Final passage of a five-year farm bill by Congress Dec. 12 was welcome news for Alabama farmers eager to prepare for the 2019 crop year.
The House of Representatives approved the bipartisan legislation by a 369-47 vote, following Senate passage by an 87-13 vote. President Donald J. Trump has indicated he will sign the measure into law.
Alabama Farmers Federation President Jimmy Parnell said the farm bill makes significant improvements in federal farm programs.
“While no farm bill is perfect, this legislation addresses many concerns expressed by our members,” Parnell said. “It gives farmers greater flexibility in choosing programs to fit their individual businesses and allows prices and yields to be adjusted based on global markets and production history. We appreciate Congress and the Trump administration getting a farm bill approved so farmers can have certainty going into next year.”
Dubbed the Agriculture Improvement Act of 2018, the budget-neutral farm bill governs spending for a variety of federal programs including conservation, nutrition, crop insurance, agricultural research, forestry and foreign trade development.
2018 Farm Bill Provisions
Reference prices in the Price Loss Coverage (PLC) program may increase up to 115 percent based on market prices and are incorporated in the Agriculture Risk Coverage (ARC) program calculation. PLC yields may be voluntarily updated in 2020. Farmers will have the option to choose between ARC and PLC on a crop by crop and farm by farm basis in 2019 and annually beginning in 2021.
Marketing loan rates increase by varying amounts. The rate for soybeans rises 24 percent to $6.20 a bushel. For corn, the loan rate increases to $2.20 per bushel, up from $1.95. The wheat loan rate changes from $2.94 per bushel to $3.38. Payment limits on marketing loan gains and loan deficiency payments are eliminated in the 2018 bill.
Payment limitations remain unchanged, and the family definition is amended to allow nieces, nephews and cousins in family farm operations to participate in programs.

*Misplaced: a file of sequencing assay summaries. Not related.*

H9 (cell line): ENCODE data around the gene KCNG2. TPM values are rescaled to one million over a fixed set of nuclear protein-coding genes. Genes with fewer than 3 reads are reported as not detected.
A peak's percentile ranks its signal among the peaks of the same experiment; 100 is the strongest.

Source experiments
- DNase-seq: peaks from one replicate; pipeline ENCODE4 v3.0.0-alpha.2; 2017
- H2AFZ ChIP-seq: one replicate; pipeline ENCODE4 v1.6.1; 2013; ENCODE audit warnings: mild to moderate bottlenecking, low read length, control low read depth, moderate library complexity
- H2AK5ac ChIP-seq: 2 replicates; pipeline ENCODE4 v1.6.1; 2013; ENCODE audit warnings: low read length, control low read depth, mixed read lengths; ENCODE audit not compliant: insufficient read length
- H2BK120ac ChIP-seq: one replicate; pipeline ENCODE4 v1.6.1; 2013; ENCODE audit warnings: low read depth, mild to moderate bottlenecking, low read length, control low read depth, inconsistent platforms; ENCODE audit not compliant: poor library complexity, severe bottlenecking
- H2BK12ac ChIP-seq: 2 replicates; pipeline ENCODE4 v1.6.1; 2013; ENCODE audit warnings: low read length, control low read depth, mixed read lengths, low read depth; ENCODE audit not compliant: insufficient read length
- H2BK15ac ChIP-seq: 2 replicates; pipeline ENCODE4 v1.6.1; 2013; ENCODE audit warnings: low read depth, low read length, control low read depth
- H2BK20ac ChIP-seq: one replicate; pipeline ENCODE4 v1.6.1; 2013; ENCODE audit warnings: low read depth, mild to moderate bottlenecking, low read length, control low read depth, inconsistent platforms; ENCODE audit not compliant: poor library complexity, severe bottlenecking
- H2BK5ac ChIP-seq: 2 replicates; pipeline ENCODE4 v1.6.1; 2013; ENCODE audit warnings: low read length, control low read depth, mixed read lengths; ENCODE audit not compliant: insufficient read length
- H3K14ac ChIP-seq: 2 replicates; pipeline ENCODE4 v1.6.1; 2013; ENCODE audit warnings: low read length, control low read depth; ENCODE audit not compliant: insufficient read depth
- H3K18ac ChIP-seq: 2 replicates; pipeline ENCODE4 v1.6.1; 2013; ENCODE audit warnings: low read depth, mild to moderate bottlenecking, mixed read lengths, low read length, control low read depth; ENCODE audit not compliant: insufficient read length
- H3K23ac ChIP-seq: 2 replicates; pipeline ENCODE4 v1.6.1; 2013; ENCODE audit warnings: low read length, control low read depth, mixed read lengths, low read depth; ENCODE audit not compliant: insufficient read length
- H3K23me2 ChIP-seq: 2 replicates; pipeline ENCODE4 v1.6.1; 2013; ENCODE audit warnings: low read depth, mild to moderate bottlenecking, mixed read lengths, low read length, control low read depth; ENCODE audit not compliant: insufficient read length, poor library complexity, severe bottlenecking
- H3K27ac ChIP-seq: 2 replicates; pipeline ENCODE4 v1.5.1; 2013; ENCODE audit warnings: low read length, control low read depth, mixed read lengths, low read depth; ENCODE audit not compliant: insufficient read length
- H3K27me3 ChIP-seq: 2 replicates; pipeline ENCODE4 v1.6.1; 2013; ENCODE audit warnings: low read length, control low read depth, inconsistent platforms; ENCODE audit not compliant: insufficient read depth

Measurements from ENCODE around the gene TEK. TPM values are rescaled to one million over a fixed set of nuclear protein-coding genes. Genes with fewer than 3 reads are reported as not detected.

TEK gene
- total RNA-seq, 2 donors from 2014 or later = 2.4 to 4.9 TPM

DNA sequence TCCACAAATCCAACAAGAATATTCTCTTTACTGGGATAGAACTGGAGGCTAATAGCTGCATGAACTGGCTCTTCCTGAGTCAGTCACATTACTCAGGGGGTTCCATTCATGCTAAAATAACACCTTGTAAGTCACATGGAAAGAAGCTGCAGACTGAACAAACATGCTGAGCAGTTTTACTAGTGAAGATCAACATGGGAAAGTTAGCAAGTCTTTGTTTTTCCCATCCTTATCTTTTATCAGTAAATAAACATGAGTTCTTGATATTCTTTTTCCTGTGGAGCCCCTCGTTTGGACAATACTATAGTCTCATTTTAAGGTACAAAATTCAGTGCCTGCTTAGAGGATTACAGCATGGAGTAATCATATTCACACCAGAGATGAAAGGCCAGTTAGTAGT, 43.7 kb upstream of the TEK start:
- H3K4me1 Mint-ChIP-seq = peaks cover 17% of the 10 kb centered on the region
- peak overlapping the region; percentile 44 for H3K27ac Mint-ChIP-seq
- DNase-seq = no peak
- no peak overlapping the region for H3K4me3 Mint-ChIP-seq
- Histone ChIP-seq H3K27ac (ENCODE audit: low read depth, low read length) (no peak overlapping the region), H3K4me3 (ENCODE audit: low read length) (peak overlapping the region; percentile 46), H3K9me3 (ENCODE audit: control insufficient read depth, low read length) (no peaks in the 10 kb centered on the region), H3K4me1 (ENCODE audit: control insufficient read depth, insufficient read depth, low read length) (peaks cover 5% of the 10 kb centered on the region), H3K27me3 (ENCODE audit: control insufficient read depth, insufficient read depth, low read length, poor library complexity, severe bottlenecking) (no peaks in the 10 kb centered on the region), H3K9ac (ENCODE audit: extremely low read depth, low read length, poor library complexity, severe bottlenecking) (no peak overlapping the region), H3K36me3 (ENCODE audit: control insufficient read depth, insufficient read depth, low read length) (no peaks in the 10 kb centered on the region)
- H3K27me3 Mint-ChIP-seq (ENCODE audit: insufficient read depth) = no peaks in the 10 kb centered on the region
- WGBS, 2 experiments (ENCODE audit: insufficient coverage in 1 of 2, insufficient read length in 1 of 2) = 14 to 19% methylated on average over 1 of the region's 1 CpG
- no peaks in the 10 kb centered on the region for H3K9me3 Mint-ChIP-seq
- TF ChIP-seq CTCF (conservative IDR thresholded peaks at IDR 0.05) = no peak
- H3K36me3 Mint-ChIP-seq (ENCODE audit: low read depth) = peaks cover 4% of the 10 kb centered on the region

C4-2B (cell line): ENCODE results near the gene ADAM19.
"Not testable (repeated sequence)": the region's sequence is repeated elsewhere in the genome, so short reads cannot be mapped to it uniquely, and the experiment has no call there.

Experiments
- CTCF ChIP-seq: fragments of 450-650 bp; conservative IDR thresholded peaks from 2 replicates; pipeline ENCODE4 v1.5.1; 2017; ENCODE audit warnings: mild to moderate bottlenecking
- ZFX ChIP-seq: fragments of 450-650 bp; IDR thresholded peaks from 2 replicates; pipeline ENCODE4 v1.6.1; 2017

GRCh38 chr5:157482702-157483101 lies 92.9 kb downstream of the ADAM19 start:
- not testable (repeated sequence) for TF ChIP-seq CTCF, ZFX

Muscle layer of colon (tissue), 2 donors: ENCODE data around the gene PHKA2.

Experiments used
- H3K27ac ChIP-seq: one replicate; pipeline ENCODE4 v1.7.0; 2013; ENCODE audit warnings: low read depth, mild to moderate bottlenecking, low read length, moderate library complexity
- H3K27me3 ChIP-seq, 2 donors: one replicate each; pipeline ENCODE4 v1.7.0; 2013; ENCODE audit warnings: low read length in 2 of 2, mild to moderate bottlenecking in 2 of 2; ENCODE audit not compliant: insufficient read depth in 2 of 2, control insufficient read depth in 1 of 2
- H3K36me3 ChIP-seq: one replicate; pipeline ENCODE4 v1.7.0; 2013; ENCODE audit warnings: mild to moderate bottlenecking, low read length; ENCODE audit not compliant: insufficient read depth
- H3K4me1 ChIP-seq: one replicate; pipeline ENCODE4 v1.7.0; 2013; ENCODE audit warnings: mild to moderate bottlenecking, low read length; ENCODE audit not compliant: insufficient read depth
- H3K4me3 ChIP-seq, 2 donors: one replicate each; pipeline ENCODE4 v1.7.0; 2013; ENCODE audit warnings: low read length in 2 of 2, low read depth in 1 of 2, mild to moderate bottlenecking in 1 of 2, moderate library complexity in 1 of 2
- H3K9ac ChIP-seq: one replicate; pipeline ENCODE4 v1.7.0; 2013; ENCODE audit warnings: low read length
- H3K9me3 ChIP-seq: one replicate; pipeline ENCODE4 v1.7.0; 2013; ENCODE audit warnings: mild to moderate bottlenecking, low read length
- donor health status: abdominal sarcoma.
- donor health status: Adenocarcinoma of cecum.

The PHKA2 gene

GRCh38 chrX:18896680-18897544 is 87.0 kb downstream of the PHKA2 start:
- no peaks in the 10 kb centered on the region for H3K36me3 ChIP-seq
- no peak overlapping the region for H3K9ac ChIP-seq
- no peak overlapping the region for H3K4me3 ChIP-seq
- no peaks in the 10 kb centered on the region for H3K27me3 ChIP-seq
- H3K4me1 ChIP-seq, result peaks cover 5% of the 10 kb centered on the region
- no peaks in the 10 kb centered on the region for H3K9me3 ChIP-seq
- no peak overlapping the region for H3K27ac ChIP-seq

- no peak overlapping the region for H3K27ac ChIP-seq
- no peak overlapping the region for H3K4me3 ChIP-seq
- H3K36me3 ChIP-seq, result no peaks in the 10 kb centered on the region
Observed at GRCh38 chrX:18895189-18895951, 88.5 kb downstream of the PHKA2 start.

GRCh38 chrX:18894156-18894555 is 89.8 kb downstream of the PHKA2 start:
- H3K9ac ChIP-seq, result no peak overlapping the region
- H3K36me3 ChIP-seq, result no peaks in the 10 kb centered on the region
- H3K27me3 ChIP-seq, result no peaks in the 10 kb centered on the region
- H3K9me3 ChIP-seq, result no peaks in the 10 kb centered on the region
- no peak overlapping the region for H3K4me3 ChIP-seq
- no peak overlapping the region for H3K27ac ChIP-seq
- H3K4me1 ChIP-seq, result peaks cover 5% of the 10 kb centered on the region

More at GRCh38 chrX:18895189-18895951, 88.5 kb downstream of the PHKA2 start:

Conservation programs are retained. The Conservation Reserve Program (CRP) acreage cap increases to 27 million acres, but rental rates and incentive payments are reduced to limit government competition with farmers who lease land.
$75 million is approved for feral swine control.
Crop insurance is preserved, as are existing disaster programs.
Efforts to reduce Supplemental Nutrition Assistance Program (SNAP) funding and restrict eligibility were not included in the final package, but authority was granted for greater accountability in the program.
American Farm Bureau Federation President Zippy Duvall said passage of the farm bill is especially important because the economic recovery in farm country has not kept pace with the rest of America.
“This 2018 farm bill is a complete package — one that will serve all Americans,” Duvall said. “Farm and ranch families in particular will find a good degree of risk management support they need to help them weather the prolonged downturn in the agricultural economy that many of us are facing. Next year, we are going to face continued challenges across farm and ranch country, and this new farm bill gives us the tools we will need to weather this ongoing storm.”
Alabama Sens. Richard Shelby and Doug Jones voted “yes” on the farm bill, as did U.S. Reps. Bradley Byrne, Martha Roby, Mike Rogers, Robert Aderholt, Mo Brooks, Gary Palmer and Terri Sewell.
Alabama Farmers Federation is the state’s largest farm organization with 350,000 member families.